Tonight’s film is a television movie, but it’s an iconic Christmas film which holds a place in most people’s hearts. It’s the Rankin-Bass 1970 movie Santa Claus is Comin’ to Town. Let me preface this by saying Santa Claus is Comin’ to Town is my favorite of the Rankin-Bass movies (my second is the little loved Rudolph’s Shiny New Year). I saw Rudolph again last year and it’s not my favorite, but I know a ton of people who love it, just not me. Anyway, Santa Claus is Comin’ to Town boasts the best villain, Burgermeister Meisterburger, tells a tight story about the origins of Santa, and dabbles in the 1970s trippiness we all know and love.
Sorry for the delay with our last Journeys in the Disney Vault review, but Disney (and myself) saved the best for last. After my lukewarm reception to the last few Disney films, and my give and take review of Tangled, Disney finally breaks they mold they’ve been chipping away at since 2000. Frozen reconfigures the princess narrative and gives girls a level of inspiration never witnessed in a Disney movie before. Coupled with the long-delayed first directing/screenwriting credit for a female (yes, it took all the way up to 2013 for Disney to give a woman a directing opportunity; the last time a woman was credited with a Disney script was Beauty and the Beast!), Frozen is a pitch-perfect movie Disney fans are going to hail for decades to come, alongside the greatest works of the Disney Renaissance. With the close of this series I’m happy we’re ending on an epic high note.
It’s here! The second to last review in the Disney Vault is here, and it’s a bit of a downer because Wreck-It Ralph isn’t necessarily astounding. After the massive Tangled and the subdued, but charming, Winnie the Pooh, Wreck-It Ralph is a bombastic ode to video games and finding life’s purpose. The issue is the bipolar division of the movie into a meta-take on games, the conception of “retro,” and dare I say existentialism turns into a cutesy movies about racing and candy with an annoying side character blown up to leading star status.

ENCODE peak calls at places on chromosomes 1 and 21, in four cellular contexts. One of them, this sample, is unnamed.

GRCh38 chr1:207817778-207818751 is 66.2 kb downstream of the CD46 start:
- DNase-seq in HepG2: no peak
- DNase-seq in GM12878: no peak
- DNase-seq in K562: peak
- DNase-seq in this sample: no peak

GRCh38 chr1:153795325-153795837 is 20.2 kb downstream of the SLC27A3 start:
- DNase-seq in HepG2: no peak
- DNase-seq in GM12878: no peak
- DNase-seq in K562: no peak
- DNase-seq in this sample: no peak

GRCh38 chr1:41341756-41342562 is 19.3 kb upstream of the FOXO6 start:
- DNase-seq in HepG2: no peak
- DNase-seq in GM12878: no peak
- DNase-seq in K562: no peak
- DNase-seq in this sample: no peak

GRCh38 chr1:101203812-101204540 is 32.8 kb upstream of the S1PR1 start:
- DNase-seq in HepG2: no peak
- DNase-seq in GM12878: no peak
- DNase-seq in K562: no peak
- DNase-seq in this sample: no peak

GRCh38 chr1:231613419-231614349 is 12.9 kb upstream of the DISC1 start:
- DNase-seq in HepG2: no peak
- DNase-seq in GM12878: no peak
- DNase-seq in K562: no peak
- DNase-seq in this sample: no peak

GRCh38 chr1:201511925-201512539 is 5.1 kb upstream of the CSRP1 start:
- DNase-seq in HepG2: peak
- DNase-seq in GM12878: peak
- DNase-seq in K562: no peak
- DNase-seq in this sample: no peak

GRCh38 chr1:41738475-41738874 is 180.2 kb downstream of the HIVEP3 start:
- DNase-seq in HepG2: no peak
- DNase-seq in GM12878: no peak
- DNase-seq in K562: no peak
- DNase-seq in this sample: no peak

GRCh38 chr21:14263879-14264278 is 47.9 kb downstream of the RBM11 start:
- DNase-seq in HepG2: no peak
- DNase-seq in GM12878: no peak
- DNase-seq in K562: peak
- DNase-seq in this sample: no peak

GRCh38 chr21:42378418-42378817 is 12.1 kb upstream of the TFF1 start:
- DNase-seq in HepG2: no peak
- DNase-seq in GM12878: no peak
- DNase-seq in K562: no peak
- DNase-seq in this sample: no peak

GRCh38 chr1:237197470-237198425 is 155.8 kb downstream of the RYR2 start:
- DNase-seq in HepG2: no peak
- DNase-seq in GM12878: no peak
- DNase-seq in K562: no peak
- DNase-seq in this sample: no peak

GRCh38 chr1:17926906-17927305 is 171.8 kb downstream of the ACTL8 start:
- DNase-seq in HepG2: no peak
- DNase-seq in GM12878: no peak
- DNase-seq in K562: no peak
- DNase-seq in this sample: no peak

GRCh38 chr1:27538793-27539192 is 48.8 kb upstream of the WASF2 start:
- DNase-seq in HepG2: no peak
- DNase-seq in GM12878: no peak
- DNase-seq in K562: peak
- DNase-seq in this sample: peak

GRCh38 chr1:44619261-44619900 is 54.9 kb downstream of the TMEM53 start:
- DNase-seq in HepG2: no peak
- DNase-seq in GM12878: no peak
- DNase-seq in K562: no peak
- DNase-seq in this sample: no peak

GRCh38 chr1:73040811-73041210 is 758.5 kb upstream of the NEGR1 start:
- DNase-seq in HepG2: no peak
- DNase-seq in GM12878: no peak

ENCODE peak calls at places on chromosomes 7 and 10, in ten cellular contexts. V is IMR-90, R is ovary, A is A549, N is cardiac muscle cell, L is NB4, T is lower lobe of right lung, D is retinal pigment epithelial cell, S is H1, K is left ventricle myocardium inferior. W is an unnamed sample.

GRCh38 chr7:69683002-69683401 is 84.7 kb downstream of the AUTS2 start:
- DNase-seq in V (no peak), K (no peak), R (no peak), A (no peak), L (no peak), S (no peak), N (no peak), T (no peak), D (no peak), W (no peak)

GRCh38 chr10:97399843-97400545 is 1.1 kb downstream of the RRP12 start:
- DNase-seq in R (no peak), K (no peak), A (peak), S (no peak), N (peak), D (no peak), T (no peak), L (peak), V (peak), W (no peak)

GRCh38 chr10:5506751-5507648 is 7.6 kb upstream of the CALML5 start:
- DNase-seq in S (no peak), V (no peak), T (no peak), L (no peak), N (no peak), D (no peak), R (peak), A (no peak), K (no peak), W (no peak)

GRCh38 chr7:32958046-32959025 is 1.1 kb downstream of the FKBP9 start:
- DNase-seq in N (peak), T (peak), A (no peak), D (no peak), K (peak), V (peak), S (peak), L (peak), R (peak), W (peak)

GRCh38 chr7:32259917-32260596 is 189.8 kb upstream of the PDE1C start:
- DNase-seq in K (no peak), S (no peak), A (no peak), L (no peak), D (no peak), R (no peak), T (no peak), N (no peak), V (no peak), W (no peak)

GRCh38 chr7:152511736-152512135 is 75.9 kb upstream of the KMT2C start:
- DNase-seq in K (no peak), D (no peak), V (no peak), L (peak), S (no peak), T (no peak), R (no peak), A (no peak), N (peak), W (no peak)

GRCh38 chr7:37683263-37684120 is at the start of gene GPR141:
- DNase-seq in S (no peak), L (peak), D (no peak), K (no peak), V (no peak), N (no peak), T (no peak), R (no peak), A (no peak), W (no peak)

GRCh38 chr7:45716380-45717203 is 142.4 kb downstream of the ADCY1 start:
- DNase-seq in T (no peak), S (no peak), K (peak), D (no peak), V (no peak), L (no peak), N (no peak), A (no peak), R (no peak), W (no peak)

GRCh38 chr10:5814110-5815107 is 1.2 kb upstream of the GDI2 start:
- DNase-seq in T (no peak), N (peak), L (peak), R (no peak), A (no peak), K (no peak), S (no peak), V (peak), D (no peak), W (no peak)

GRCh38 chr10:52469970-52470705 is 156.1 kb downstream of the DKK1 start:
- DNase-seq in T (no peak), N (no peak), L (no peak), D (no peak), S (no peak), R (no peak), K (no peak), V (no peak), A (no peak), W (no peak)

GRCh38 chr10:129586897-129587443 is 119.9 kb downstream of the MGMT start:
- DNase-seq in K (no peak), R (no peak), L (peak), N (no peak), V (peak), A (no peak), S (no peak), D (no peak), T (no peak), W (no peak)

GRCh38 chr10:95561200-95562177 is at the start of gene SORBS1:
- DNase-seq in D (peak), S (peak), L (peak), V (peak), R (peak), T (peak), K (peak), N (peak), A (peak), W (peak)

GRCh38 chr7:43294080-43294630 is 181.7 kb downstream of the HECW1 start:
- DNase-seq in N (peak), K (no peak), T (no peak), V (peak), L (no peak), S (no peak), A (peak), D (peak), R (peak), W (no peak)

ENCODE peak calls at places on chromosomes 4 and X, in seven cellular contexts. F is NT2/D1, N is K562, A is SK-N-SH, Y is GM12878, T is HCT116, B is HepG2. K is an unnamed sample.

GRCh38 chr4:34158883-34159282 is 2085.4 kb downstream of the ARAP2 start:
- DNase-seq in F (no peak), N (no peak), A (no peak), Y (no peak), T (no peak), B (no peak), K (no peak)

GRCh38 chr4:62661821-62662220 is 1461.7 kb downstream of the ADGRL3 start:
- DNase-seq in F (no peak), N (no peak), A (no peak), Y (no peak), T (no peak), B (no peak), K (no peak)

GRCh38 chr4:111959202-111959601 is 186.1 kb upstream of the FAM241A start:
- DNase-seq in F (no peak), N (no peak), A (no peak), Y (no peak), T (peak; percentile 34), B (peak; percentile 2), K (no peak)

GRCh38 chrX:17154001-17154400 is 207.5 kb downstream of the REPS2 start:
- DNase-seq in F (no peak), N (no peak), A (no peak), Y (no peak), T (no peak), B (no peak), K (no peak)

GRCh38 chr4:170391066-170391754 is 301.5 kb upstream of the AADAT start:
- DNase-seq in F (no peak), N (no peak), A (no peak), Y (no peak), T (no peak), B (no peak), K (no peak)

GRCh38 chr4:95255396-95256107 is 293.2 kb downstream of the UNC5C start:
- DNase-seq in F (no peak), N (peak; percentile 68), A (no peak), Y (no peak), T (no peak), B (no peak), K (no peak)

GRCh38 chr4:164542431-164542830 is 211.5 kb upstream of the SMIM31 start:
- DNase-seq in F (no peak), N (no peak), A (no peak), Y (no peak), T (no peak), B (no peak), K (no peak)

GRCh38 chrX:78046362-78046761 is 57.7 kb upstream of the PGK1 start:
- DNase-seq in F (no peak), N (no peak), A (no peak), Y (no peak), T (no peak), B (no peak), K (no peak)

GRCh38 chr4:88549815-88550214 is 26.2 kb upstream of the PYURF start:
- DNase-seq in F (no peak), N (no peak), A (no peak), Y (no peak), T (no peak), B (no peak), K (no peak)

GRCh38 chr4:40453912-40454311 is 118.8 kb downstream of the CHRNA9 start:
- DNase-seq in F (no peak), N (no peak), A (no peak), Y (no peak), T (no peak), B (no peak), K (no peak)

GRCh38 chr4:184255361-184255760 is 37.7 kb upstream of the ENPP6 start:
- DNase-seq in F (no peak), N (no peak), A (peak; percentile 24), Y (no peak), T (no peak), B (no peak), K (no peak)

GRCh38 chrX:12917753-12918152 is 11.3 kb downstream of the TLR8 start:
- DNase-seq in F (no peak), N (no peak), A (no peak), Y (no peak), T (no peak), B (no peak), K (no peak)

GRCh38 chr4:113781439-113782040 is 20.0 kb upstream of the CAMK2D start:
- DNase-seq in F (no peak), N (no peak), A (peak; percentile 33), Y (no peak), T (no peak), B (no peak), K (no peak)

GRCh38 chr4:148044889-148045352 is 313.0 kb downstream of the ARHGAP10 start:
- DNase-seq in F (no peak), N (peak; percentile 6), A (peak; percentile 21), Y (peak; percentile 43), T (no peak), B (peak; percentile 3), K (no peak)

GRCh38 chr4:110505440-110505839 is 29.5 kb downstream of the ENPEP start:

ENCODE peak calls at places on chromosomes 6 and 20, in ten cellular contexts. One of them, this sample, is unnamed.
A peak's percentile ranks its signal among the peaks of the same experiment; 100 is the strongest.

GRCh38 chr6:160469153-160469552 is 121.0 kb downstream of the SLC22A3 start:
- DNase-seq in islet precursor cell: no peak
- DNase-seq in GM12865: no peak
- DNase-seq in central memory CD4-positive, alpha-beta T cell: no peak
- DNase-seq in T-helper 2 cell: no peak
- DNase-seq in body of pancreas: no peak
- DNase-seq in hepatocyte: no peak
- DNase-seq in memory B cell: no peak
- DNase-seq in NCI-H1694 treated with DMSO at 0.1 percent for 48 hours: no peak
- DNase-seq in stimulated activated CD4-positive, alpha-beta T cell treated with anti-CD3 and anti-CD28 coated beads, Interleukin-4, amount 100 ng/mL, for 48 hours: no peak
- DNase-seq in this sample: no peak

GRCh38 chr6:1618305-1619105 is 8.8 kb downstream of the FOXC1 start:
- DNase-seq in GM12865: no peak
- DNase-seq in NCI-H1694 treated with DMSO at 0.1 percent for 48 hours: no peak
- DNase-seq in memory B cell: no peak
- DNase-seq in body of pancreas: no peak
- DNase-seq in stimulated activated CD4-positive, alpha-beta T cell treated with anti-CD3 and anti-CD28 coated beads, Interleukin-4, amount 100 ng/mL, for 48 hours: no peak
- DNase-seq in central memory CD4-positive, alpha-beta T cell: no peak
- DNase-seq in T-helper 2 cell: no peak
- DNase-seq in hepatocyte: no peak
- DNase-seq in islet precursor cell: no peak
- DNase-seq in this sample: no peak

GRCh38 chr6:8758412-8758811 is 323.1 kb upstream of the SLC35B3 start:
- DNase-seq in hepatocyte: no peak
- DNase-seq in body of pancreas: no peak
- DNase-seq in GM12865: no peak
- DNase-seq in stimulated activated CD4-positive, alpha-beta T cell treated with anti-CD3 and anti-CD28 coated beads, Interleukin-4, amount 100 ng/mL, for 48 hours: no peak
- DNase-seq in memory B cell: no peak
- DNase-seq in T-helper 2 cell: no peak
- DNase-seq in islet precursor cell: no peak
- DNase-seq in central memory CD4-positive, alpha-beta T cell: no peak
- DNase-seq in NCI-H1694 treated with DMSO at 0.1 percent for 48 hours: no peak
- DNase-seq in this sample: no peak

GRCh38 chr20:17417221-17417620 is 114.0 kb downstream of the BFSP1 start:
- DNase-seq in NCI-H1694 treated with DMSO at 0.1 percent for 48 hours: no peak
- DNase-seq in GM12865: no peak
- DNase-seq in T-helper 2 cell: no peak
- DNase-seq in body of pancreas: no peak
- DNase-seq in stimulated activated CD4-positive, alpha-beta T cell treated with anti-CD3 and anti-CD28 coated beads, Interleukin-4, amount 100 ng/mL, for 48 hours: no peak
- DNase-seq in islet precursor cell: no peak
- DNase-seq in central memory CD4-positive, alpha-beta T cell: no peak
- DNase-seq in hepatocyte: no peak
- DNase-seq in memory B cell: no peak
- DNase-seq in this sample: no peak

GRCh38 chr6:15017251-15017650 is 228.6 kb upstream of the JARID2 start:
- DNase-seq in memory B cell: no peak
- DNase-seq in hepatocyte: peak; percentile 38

The home stretch of the Disney Vault has arrived, and by the end of this month I’ll be putting this series into its own Disney Vault. We’re not there yet – three more movies to go – and this week’s feature presentation is a return to the company’s foundations. The Many Adventures of Winnie the Pooh was a hit for Disney in 1977 and created a cast of enduring characters who remain highly popular in the parks. I reviewed the film back in March and enjoyed it as a package of various Pooh shorts; a more enjoyable experience than Disney’s original “package” films. Thirty-four years later Disney returned to the Hundred Acre Wood, and the experience is still enjoyable but bittersweet.
Look to Tangled as evidence of how Disney treats their animated films today. The 2010 CGI-animated feature is beautifully rendered, with a return to Broadway-esque songs and witty scripts, although self-awareness rules the roost along with questionable doe-eyed females. Tangled may have put the nail in the coffin for hand-drawn animation, and cast Disney’s eye towards pleasing all genders, but you can’t ignore the infectious spirit floating off it like a glowing paper lantern.